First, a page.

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On Friday, the Royal College of Obstetricians and Gynaecologists (RCOG), the British Menopause Society and The Faculty of Sexual and Reproductive Healthcare (FSRH) wrote to the secretary of state for health and social care, Matt Hancock, urging for a working group to be set up to address ongoing supply constraints for both contraceptives and hormone replacement therapy in the UK. As well as this affecting the physical and mental wellbeing of women and girls, the professional bodies are concerned that contraceptive shortages will affect the most vulnerable in society. The RCOG has also said shortages could lead to a rise in unplanned pregnancies and abortions.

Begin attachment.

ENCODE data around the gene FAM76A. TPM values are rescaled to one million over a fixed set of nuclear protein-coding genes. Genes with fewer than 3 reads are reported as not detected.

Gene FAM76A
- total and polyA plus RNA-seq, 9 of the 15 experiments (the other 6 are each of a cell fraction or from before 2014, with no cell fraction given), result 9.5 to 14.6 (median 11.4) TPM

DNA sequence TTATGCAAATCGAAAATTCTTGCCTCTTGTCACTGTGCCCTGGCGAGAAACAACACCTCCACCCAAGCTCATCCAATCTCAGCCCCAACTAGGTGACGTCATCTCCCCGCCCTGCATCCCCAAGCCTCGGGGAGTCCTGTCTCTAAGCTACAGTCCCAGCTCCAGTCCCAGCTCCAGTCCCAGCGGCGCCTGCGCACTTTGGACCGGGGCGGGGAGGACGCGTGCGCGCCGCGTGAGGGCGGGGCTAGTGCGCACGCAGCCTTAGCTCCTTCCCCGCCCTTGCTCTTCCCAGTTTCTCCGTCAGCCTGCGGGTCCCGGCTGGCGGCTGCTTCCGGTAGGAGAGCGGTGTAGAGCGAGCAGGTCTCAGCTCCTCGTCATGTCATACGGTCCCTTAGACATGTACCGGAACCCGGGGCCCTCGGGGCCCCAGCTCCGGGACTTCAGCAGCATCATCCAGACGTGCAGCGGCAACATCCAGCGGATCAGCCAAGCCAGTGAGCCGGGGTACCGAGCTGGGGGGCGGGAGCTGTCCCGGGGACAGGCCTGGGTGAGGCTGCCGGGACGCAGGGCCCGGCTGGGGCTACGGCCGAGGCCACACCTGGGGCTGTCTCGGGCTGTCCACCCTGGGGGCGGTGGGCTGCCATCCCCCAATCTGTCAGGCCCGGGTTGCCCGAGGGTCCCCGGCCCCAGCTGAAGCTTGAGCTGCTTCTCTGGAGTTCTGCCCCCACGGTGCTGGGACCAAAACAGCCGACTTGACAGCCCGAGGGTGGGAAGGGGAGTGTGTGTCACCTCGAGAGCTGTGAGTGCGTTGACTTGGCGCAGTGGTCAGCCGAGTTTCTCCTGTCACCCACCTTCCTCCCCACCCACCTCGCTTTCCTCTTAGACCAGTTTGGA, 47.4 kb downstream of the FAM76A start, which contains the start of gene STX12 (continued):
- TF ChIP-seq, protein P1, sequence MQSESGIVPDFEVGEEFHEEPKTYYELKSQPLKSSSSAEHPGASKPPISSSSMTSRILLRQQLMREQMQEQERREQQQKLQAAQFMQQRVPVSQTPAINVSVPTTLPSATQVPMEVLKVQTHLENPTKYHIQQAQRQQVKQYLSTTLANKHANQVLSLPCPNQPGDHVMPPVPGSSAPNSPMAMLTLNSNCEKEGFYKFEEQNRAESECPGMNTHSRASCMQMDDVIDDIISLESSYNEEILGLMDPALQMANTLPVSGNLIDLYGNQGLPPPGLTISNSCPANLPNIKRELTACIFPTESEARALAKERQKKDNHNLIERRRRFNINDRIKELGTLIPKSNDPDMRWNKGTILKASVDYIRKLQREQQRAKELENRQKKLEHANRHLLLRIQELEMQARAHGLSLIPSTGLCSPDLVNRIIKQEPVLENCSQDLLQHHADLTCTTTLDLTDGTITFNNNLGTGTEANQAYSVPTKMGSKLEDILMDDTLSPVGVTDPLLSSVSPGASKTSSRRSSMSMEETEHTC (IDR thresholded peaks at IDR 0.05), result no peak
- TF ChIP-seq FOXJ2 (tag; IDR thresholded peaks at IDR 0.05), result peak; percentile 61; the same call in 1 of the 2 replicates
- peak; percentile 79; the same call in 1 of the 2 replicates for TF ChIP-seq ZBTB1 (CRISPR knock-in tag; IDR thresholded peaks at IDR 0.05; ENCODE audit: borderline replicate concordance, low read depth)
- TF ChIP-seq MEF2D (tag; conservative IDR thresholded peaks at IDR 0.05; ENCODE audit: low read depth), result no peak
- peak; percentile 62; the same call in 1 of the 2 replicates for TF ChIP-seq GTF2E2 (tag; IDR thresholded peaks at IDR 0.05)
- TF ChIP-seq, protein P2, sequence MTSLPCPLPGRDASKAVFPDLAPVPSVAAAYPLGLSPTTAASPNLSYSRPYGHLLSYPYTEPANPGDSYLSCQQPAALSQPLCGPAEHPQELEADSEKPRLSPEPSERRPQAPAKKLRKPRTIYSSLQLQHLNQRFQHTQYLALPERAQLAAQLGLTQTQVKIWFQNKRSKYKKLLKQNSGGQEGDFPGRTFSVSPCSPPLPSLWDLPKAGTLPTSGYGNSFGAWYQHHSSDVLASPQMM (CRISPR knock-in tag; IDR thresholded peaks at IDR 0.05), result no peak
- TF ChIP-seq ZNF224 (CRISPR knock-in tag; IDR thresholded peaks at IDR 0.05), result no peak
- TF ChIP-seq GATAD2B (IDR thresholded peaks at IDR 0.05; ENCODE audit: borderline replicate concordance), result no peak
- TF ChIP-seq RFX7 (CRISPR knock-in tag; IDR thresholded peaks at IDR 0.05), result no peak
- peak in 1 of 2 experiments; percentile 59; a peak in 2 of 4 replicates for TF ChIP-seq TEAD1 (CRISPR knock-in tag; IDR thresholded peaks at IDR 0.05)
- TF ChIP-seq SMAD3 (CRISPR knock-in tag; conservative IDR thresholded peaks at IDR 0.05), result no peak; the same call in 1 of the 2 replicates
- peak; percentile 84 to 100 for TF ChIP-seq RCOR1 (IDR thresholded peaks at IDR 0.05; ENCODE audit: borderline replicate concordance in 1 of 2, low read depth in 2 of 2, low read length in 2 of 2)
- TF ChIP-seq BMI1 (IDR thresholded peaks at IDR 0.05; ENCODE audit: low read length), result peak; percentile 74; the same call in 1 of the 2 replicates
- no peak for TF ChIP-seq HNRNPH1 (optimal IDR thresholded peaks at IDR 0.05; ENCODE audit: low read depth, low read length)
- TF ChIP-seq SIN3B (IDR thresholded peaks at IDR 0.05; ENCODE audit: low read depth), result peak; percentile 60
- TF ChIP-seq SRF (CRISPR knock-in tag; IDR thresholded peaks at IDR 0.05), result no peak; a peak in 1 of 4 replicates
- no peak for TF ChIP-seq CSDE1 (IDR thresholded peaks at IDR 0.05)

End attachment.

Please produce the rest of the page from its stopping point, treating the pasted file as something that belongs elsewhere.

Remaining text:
Speaking to The Independent, Julia Hogan of Marie Stopes – one of the UK’s leading abortion providers – explains that they regularly speak to women who have experienced difficulties accessing contraception. “Not only have many services been shut down due to cuts to sexual health clinics, but when women do manage to find a clinic many are being denied the full range of contraception, including some of the most effective long-acting methods,” she says.
Such restrictions, Hogan says, put limits on women’s bodily autonomy and leave them with fewer choices. “It’s enormously concerning and frustrating,” she adds, “because investment in contraceptive care is one of the most cost-effective public health measures, with every £1 invested in contraception saving £11 in averted costs.”